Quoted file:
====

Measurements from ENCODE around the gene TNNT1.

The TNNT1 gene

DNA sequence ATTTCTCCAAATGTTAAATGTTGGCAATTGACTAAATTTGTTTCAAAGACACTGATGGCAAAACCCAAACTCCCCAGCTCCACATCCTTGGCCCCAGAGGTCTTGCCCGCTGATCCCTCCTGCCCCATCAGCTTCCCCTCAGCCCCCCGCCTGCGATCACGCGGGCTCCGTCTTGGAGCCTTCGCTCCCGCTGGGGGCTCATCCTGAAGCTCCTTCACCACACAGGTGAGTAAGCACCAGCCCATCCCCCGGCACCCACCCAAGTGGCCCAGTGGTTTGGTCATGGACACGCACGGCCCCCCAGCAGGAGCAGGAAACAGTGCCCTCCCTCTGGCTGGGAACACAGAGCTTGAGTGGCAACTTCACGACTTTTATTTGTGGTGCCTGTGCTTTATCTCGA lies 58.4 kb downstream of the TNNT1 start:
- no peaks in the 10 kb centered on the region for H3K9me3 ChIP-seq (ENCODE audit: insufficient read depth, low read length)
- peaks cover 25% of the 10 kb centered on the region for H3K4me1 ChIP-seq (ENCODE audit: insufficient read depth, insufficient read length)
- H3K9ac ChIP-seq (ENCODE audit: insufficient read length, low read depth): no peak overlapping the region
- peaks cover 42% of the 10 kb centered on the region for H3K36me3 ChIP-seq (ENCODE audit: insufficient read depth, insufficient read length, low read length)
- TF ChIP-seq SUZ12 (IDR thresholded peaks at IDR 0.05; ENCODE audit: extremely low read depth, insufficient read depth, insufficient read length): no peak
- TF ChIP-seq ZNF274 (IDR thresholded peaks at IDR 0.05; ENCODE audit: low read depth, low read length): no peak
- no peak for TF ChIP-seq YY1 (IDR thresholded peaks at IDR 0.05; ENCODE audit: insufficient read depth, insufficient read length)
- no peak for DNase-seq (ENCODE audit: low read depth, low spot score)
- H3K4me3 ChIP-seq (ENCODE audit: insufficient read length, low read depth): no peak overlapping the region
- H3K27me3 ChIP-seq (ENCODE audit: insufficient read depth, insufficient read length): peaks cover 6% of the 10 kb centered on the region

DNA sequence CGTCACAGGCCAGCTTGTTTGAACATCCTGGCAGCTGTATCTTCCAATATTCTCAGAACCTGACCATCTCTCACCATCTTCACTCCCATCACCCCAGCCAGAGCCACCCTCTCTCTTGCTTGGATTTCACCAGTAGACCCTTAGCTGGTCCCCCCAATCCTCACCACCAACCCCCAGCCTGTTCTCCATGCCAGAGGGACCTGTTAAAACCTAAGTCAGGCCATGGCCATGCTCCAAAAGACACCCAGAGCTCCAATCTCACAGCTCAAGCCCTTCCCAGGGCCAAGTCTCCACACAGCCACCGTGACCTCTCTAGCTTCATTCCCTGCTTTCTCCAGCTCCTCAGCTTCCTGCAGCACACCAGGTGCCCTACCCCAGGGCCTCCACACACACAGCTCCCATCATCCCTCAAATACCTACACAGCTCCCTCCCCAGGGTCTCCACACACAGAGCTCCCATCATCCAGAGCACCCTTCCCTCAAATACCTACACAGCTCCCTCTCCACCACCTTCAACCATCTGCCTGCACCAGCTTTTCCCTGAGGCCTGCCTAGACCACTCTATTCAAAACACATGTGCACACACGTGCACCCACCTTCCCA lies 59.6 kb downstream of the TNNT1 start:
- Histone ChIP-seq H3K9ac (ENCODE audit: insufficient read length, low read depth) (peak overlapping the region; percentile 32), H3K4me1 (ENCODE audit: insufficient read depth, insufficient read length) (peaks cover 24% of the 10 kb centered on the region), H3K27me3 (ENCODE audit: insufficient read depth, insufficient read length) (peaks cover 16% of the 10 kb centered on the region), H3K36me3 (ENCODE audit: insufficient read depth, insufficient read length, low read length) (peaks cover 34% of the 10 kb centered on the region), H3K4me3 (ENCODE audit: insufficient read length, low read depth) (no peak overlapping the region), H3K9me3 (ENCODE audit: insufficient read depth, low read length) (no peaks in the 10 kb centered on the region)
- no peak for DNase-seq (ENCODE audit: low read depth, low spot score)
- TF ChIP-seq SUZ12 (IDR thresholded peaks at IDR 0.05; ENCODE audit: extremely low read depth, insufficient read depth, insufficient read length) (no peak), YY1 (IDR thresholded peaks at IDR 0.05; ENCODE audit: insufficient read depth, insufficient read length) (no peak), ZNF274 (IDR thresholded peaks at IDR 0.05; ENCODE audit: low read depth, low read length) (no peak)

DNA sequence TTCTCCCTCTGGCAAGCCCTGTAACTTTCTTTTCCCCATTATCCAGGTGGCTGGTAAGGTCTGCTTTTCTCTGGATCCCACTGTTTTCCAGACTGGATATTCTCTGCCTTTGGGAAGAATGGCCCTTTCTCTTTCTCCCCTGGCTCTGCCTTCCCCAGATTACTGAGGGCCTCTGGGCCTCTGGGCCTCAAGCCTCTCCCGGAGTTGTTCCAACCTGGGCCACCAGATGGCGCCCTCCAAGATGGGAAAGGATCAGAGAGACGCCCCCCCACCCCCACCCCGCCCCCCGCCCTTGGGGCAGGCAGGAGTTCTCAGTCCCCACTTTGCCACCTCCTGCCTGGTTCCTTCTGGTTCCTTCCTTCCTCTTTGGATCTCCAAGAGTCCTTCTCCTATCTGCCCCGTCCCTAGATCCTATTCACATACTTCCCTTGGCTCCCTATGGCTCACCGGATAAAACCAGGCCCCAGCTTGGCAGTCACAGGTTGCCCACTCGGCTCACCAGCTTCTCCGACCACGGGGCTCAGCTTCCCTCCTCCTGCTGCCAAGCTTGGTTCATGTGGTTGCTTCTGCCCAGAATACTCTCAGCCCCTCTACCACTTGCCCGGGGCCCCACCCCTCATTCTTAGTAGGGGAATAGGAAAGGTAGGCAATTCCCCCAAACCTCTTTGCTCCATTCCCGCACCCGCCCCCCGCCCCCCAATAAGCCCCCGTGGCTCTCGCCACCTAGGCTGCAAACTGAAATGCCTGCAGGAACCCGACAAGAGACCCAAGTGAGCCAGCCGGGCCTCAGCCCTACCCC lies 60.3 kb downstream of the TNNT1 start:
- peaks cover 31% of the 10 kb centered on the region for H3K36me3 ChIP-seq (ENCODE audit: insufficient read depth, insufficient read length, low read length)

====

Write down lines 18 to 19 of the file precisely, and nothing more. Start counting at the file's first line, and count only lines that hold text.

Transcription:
DNA sequence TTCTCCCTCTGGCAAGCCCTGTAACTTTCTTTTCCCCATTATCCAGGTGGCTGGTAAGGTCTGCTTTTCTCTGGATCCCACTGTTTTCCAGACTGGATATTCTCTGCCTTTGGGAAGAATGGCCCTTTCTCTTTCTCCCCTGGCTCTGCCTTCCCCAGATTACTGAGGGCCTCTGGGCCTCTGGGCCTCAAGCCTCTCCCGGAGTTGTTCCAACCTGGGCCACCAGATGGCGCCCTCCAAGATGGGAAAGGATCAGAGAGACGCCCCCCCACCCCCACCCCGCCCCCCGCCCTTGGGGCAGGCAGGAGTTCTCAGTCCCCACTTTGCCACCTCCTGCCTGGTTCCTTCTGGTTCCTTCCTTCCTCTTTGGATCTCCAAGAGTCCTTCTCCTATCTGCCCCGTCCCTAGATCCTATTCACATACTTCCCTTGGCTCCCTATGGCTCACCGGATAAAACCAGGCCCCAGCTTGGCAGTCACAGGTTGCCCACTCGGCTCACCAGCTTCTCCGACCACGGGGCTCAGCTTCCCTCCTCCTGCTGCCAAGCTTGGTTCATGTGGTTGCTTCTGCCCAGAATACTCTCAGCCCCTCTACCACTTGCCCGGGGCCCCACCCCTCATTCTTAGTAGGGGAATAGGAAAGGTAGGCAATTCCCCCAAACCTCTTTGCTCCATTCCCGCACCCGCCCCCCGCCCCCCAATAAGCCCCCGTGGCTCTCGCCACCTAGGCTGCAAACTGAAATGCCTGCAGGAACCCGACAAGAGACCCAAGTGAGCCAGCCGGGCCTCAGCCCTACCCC lies 60.3 kb downstream of the TNNT1 start:
- peaks cover 31% of the 10 kb centered on the region for H3K36me3 ChIP-seq (ENCODE audit: insufficient read depth, insufficient read length, low read length)